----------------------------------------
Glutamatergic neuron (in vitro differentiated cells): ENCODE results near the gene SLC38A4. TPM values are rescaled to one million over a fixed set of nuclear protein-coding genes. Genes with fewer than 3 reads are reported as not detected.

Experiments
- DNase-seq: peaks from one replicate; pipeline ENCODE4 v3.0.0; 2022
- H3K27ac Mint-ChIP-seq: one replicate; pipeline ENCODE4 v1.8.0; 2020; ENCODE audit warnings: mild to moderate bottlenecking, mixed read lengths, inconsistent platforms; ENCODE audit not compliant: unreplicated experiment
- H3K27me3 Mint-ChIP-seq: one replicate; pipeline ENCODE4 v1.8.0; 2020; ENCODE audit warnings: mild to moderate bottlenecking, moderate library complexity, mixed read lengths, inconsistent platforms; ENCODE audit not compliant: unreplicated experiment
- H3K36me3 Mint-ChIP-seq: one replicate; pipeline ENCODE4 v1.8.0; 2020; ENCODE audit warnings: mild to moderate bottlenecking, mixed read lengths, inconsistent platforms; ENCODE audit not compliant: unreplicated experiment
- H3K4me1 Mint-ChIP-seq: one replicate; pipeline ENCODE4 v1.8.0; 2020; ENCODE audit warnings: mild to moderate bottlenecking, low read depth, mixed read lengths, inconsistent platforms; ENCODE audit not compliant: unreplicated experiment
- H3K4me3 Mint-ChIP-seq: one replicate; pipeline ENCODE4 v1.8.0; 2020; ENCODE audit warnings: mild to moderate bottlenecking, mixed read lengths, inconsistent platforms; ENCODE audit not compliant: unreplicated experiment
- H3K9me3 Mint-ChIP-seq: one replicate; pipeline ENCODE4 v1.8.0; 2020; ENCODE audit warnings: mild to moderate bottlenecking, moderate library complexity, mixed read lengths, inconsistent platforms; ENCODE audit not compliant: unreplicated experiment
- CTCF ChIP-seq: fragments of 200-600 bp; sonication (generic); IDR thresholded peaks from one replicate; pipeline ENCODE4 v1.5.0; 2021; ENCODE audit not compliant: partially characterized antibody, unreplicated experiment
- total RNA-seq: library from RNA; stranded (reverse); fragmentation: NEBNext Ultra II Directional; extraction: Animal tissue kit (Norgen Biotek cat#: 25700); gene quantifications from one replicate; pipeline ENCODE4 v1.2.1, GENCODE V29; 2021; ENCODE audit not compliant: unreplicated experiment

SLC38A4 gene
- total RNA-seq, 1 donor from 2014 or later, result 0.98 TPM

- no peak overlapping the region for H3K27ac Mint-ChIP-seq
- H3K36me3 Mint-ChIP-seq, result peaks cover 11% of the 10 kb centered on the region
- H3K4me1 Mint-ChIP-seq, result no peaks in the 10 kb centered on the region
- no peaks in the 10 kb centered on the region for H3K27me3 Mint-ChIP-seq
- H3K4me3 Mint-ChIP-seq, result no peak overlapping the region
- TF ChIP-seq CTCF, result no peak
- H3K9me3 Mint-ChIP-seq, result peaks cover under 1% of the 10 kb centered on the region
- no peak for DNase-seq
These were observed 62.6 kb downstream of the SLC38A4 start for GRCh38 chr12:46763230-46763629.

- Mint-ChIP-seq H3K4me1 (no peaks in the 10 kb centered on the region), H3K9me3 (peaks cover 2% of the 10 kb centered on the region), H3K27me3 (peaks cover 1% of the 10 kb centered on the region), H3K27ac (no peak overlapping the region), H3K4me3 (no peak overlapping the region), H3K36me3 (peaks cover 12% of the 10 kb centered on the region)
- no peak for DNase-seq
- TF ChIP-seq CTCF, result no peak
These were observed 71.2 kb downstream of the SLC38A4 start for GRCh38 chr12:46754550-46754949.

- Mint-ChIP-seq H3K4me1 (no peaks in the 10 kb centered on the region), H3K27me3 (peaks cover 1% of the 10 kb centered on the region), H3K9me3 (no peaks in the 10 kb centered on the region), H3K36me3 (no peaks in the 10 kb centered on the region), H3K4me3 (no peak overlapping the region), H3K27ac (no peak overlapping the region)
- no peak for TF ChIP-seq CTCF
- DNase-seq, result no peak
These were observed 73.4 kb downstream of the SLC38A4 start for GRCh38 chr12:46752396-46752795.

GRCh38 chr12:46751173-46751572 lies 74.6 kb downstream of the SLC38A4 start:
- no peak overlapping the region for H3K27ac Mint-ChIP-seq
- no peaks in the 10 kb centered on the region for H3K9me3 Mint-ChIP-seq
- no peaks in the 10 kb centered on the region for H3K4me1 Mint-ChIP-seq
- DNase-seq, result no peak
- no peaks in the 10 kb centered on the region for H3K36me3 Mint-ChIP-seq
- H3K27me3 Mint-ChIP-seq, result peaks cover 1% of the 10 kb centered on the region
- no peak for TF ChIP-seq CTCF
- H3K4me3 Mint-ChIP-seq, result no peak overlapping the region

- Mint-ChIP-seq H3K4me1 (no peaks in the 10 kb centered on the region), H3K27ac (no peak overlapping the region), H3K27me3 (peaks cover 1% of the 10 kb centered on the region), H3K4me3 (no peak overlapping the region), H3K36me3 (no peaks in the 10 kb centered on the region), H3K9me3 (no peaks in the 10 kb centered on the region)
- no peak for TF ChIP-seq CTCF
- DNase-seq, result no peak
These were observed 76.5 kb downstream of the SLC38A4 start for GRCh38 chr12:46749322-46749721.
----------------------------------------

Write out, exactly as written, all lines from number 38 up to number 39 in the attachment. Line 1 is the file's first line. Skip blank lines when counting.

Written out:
- no peak for TF ChIP-seq CTCF
- H3K4me3 Mint-ChIP-seq, result no peak overlapping the region